Eclipse gives audiophiles a good subwoofin’

Eclipse TD712z Mk2,
Eclipse TD725w
Eclipse gives audiophiles a good subwoofin’

Tucked away in the main halls of Munich’s MOC, and with no new products to show, many people overlooked Eclipse’s stand and small demonstration booth. They were missing a trick, because Eclipse’s demonstration was perhaps one of the smartest at the whole event, because they’ve cracked how to use 2.1 channel audio in an audiophile context better than almost everyone.

The system comprised a mostly Esoteric front end, driving into the new glossy black versions of Eclipse flagship TD712z Mk2 loudspeakers and a TD725sw subwoofer. A swift recap is in order – Eclipse uses a single full-range drive unit in the pod-shaped, rear ported loudspeaker enclosure, so there’s no crossover and no crossover components between amplifier and drive units. The limitations of the small single drive unit impose some limits on room size and positioning (they are used professionally as near-field mastering monitors and are best used in a space where they aren’t more than about five paces from the listener), so the natural temptation would be to use the TD725sw as sound reinforcement. By giving the bass a boost, the speakers would work better in bigger rooms and sound potentially deeper in smaller rooms.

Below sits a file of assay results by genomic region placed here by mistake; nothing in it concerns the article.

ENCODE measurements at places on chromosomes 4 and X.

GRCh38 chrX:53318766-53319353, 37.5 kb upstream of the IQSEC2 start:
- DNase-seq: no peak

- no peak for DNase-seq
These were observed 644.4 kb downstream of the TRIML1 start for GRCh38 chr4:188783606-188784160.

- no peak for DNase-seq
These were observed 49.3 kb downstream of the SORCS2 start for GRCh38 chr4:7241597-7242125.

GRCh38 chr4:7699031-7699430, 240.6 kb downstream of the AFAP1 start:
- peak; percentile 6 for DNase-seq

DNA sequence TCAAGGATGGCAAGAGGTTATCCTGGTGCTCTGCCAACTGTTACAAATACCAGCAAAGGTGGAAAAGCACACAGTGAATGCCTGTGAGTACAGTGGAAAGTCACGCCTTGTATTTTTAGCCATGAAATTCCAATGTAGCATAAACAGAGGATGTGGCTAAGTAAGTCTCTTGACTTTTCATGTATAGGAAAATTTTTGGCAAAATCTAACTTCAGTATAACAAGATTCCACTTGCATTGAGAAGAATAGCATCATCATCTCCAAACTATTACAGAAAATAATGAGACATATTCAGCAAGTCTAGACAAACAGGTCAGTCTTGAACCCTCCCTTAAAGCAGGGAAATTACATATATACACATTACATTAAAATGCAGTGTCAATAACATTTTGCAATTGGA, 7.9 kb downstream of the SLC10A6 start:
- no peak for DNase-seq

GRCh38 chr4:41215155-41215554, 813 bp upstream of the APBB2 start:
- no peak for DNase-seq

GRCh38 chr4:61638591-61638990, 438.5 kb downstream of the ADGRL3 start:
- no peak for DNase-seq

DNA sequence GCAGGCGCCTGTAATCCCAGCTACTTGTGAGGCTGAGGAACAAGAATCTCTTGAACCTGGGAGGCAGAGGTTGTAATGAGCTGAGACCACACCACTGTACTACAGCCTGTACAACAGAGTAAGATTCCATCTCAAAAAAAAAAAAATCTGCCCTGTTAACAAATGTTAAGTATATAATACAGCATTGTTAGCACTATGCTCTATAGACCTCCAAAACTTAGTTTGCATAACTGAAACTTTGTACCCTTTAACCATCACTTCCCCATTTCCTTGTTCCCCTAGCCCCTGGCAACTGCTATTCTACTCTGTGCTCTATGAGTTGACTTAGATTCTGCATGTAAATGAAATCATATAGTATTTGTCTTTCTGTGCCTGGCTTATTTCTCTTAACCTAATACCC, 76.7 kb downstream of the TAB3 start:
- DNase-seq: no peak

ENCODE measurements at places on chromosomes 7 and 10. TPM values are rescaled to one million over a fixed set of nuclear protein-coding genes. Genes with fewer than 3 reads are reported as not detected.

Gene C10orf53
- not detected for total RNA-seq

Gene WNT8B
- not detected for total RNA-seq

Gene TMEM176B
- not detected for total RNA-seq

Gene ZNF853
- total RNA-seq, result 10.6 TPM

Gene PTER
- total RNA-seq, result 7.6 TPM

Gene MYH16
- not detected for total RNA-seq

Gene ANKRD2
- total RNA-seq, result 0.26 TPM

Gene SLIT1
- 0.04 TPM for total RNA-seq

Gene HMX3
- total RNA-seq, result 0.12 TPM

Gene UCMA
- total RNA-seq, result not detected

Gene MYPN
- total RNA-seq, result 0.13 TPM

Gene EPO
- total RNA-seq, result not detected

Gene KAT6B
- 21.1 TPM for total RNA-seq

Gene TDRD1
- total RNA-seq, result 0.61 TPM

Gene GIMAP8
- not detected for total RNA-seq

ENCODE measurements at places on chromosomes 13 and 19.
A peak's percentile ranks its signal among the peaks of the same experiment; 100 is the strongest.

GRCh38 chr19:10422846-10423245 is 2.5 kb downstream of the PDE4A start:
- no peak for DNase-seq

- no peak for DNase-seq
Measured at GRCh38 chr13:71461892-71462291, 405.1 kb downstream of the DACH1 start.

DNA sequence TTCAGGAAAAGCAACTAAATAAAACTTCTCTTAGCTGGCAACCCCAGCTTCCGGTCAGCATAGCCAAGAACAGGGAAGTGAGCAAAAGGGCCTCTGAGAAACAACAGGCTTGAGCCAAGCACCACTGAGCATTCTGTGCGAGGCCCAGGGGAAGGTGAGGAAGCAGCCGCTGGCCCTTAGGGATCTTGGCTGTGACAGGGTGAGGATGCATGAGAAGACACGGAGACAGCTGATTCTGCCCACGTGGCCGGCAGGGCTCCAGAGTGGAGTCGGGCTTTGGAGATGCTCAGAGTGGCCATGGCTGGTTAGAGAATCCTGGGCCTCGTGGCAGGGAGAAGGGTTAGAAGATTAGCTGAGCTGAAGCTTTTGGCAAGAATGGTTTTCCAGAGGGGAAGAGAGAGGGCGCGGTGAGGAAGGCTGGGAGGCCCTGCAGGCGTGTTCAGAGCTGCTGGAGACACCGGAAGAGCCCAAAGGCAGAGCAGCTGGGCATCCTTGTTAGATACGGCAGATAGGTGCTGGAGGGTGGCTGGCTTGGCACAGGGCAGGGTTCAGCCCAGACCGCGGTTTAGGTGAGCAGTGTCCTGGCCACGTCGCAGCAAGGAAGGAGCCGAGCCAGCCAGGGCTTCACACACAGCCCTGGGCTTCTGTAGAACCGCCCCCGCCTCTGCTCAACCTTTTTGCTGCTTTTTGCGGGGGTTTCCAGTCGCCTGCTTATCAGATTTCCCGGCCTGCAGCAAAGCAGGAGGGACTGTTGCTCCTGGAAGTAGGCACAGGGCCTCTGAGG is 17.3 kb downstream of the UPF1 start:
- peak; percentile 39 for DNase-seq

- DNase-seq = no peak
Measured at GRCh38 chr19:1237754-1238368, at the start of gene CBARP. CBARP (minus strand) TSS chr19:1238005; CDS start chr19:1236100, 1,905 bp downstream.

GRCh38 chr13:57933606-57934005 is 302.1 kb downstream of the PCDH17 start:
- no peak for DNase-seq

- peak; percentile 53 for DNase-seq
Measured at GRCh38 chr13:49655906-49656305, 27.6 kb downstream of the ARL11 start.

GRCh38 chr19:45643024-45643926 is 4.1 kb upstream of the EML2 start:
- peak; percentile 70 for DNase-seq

But that’s not how they did it. Instead, the speakers were run full range and the subwoofer was used more like a resonance control device than a bringer of additional low-end sound, The sub was carefully positioned just off center and turned about 20° out of true with the rest of the room and was incredibly carefully set up to cancel, rather than reinforce, bass. In this respect, it was helped along by careful use of room tuning and bass trapping in the corners of the booth. But the result worked; the speakers fast-paced character shone through, never once impeded by the subwoofer.

This isn’t the first time I’ve seen a system used this way; I have a Cabasse Riga/Santorin 30 combo in for review, where the subwoofer has a high degree of DSP-driven automation that works in broadly the same way. And this is something continually learned and unlearned by each generation of home theater folk. Many advocate using two subs in the room and the real reason for that is bass management instead of bass boost. Unfortunately, this often doesn’t quite make it to the installation phase and instead, the hapless subwoofer owner spends years thinking Alvin and the Chipmunks sound like Barry White with the treble turned down.

There is a knee-jerk reaction among audiophiles; it’s as if subwoofers were made from Poison Oak. We don’t like them and we don’t want them in our homes, unless they are playing movies. Companies like Eclipse (and Cabasse) are trying to desensitize us to our allergic reaction to 2.1 channel sound. Done right, it can work wonders.

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